Torture Memo Author Sets Up Defense Fund to Fight Possible Impeachment

The federal judge who helped draft Justice Department memos on torture has set up a legal defense fund to pay the costs of defending against possible disciplinary or impeachment proceedings. Jay Bybee, a U.S. Court of Appeals judge in Las Vegas, quietly set up the fund last July following widespread news reports that he and a former deputy, John Yoo, were the focus of a long-running investigation by the Justice Department's internal ethics unit, the Office of Professional Responsibility (OPR), over their role in crafting the memos.

But there were no public references to the fund until this, week when Declassified noticed that a link to the fund had popped up on the Web site of Keep America Safe, an advocacy group set up last month by Liz Cheney, daughter of former Vice President Dick Cheney, that is highly critical of President Obama's national-security policies. The fund is listed as one of Keep America Safe's "causes we support."

The defense fund may be about to become extremely useful for Bybee, who anticipates legal expenses "well in excess of $500,000" as a result of the Justice investigation, according to a letter from the U.S. Judicial Conference ethics committee posted on the fund's Web site. Attorney General Eric Holder told the Senate Judiciary Committee Wednesday that, after a nearly year-long delay and numerous internal reviews, the OPR report into the torture memos was finally slated to be released at the end of this month.

As NEWSWEEK reported last February, the initial draft of the report, completed during the waning days of the Bush administration, concluded that Bybee (at the time assistant attorney general in charge of the Office of Legal Counsel) and Yoo may have violated their professional obligations as lawyers when they drafted a controversial Aug. 1, 2002, memo on torture.

But then-Attorney General Michael Mukasey rejected the draft report and directed that copies of its findings be sent for comment to the targets (including Bybee, Yoo, and Steve Bradbury, who had by then become assistant attorney general for the Office of Legal Counsel). Since then, the report has been redrafted and, after a further round of comments, is now being reviewed for final release by David Margolis, a veteran career prosecutor at the Justice Department.

The initial 2002 memo, signed by Bybee but believed to have been principally drafted by Yoo, concluded that during wartime, President Bush as commander in chief could unilaterally disregard a federal law banning torture in the prosecution of the war on terror. It also concluded that harsh interrogation techniques proposed by the CIA did not constitute torture unless they resulted in the "equivalent in intensity to the pain accompanying serious physical injury, such as organ failure, impairment of bodily function, or even death." That conclusion opened the door for the CIA to use a wide array of "enhanced" interrogation techniques, including waterboarding, that were approved in a separate memo by Bybee and Yoo on the same day.

Since then, there have been calls for Bybee's impeachment from some liberal advocacy groups and law professors. "He's the only person holding an office that could be the target" of impeachment, said Nan Aron, president of Alliance for Justice, a liberal advocacy group that has campaigned for "accountability" over the use of torture techniques during the Bush era.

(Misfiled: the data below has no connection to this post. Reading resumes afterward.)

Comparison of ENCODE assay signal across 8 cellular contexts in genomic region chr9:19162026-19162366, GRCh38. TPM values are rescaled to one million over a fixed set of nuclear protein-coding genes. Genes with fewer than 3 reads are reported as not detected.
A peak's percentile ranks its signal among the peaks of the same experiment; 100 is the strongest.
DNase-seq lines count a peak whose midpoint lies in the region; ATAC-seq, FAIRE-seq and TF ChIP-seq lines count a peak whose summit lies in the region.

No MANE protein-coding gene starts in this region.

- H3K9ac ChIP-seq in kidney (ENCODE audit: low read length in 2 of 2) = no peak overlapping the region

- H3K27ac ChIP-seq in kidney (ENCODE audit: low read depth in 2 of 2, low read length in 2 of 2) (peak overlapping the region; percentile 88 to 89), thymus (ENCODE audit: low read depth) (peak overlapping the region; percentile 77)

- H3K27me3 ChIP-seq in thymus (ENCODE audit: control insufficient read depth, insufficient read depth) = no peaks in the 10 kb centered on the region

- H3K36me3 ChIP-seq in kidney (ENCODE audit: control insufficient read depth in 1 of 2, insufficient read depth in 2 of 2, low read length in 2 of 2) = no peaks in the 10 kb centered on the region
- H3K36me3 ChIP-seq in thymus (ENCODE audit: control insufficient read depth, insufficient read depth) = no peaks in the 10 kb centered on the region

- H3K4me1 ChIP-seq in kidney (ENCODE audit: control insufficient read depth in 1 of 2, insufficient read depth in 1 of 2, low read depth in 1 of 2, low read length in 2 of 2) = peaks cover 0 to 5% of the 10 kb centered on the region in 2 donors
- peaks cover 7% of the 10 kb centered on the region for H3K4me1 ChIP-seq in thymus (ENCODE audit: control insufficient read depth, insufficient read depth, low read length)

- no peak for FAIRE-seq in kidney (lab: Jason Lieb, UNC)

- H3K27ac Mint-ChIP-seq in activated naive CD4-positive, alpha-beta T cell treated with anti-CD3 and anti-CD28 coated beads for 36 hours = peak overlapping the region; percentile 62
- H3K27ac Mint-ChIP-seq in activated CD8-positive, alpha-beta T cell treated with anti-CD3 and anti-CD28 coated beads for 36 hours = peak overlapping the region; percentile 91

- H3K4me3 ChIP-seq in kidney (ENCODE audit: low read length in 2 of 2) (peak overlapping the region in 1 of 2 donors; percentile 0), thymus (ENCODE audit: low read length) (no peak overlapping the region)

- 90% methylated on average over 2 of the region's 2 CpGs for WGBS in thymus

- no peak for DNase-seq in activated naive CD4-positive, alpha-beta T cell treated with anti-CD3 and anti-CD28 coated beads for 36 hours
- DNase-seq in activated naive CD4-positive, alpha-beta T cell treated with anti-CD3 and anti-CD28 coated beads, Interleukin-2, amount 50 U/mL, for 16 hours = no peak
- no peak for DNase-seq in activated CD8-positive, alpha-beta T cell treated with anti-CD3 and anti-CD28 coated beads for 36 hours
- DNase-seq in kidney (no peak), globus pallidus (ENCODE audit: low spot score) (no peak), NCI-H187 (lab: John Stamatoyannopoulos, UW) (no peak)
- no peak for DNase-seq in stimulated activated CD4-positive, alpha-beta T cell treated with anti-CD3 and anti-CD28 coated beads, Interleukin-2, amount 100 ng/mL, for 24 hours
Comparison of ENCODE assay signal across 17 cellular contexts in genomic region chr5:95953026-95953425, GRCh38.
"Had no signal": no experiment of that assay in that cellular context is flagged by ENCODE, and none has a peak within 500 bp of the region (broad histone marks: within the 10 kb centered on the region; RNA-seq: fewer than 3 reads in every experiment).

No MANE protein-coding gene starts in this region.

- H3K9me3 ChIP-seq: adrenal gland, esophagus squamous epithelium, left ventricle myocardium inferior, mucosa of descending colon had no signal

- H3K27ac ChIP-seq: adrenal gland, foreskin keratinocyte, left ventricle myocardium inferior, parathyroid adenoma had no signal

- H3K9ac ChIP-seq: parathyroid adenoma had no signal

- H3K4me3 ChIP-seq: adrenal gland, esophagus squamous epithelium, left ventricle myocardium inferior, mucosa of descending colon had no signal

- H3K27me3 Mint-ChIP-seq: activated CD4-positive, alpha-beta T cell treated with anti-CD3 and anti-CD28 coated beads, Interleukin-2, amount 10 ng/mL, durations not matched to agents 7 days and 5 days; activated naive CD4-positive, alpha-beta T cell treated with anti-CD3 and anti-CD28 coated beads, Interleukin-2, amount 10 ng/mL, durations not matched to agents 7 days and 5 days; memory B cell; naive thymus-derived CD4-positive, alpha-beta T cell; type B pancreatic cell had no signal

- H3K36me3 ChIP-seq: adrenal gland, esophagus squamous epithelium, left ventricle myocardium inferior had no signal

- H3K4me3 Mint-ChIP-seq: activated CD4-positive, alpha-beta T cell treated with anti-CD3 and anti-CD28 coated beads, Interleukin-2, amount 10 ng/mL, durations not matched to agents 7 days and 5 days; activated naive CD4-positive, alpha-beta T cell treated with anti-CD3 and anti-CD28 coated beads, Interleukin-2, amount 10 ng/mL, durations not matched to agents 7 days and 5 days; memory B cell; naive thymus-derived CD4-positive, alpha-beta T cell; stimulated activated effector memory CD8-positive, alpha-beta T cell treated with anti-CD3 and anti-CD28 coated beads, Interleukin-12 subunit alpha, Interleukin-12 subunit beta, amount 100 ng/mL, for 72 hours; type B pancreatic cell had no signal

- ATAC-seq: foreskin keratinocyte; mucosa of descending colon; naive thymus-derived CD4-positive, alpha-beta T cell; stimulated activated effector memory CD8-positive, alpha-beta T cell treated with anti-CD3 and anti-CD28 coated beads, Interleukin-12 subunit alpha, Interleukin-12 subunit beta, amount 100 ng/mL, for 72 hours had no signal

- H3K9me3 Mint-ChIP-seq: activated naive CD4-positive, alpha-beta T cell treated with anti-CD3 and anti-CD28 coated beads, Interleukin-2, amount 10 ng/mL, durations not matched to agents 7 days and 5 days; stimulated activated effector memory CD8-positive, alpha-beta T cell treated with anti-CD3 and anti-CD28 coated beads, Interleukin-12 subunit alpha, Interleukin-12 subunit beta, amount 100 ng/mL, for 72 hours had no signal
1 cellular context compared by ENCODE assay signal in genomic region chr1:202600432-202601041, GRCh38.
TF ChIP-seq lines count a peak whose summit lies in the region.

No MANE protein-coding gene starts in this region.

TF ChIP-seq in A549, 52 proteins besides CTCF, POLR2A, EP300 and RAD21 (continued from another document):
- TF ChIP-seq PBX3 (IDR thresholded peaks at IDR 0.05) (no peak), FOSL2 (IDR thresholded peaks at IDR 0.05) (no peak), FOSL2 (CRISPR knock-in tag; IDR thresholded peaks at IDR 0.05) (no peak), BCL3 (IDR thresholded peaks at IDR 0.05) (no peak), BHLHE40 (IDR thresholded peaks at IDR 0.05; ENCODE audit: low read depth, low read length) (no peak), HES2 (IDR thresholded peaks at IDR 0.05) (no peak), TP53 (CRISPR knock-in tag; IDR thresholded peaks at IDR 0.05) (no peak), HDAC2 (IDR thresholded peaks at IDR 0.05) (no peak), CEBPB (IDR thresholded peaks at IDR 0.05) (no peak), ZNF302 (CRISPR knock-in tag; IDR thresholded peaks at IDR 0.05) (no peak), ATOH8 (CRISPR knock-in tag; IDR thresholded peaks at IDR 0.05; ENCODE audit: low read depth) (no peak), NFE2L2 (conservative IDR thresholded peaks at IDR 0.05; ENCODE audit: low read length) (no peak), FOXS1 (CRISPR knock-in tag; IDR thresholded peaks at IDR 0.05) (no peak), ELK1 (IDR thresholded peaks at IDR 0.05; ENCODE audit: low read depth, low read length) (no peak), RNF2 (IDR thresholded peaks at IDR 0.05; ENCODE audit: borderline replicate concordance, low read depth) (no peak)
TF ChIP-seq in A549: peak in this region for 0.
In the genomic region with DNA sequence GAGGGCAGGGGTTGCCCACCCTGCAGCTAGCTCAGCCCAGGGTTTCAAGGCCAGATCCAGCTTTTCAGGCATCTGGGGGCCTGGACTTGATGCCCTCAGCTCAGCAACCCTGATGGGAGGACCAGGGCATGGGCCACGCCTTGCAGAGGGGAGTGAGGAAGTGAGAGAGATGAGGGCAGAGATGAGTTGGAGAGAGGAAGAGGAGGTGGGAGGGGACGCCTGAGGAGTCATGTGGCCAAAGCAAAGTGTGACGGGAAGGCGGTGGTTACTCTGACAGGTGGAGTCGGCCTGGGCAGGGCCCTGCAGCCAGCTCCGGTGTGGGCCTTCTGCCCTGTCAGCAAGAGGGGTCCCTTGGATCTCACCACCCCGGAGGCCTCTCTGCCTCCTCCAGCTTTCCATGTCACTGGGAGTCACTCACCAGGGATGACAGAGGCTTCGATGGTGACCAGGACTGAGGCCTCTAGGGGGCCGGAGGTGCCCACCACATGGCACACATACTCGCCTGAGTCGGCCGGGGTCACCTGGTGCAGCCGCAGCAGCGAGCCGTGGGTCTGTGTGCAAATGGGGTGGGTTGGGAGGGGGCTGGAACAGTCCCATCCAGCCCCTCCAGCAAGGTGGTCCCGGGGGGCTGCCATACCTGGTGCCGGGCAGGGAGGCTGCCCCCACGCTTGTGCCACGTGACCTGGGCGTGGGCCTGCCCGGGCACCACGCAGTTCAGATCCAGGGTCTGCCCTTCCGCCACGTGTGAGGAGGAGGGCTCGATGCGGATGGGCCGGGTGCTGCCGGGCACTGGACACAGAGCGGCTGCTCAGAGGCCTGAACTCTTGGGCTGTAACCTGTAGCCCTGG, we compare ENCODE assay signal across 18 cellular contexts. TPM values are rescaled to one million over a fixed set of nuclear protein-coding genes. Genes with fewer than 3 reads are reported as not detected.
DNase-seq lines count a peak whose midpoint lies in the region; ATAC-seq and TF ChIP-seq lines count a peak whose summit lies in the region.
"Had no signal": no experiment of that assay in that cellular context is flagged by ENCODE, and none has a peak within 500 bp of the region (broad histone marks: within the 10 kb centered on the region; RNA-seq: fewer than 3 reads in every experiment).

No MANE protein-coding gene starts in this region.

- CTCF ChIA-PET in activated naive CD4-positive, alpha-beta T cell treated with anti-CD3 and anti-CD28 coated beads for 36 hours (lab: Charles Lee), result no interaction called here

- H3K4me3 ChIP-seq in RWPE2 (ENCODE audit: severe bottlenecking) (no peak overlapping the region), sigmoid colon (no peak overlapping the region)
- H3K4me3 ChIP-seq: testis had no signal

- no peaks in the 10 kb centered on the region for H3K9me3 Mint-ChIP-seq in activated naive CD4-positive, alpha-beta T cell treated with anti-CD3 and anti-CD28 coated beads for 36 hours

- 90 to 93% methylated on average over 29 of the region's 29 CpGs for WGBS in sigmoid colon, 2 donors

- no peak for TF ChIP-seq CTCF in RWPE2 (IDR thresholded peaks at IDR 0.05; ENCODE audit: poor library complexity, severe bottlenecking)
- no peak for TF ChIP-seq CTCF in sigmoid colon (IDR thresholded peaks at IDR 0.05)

But legal sources familiar with the OPR report (who asked not to be identified discussing it because the process is ongoing) say it is believed to have undergone numerous revisions since the original draft and that it is far from clear what its final conclusions will be. Maureen Mahoney, Bybee's lawyer, declined to comment on the specifics of the report but said, "If DOJ follows settled rules of law, it cannot possibly conclude that Judge Bybee's conduct was unethical."

Bybee, who served in the Justice Department under both Ronald Reagan and George H.W. Bush, was President George W. Bush's first nominee to be assistant attorney general in charge of OLC, the office that effectively serves as legal adviser for the entire federal government. He was then nominated by Bush to the 9th Circuit Court of Appeals and confirmed in March 2003—well before the existence of the torture memos or the CIA's use of waterboarding had become publicly known.
 
The letter sent to Bybee in May by the chair of the U.S. Judicial Conference's Committee on Codes of Conduct gave approval for the judge to set up the fund based on a set of facts he had presented. Those include the OPR inquiry, and the possibility that the Justice Department might launch investigations into torture and that "some members of Congress have indicated impeachment may be considered."

The letter, from Judge M. Margaret McKeown, approves the creation of a defense fund in which "others may solicit contributions," provided it adheres to rules that the committee has laid down for other judicial funds in the past, namely that the list of contributors be "blind" so that Bybee never learns their identities, and it not include lawyers who have cases before the judge.

James Spears, a Washington lawyer who is one of three trustees of the fund, declined to comment on how much the fund has raised. But the former Justice Department colleague of Bybee's did say, "We're confident that he'll be vindicated."

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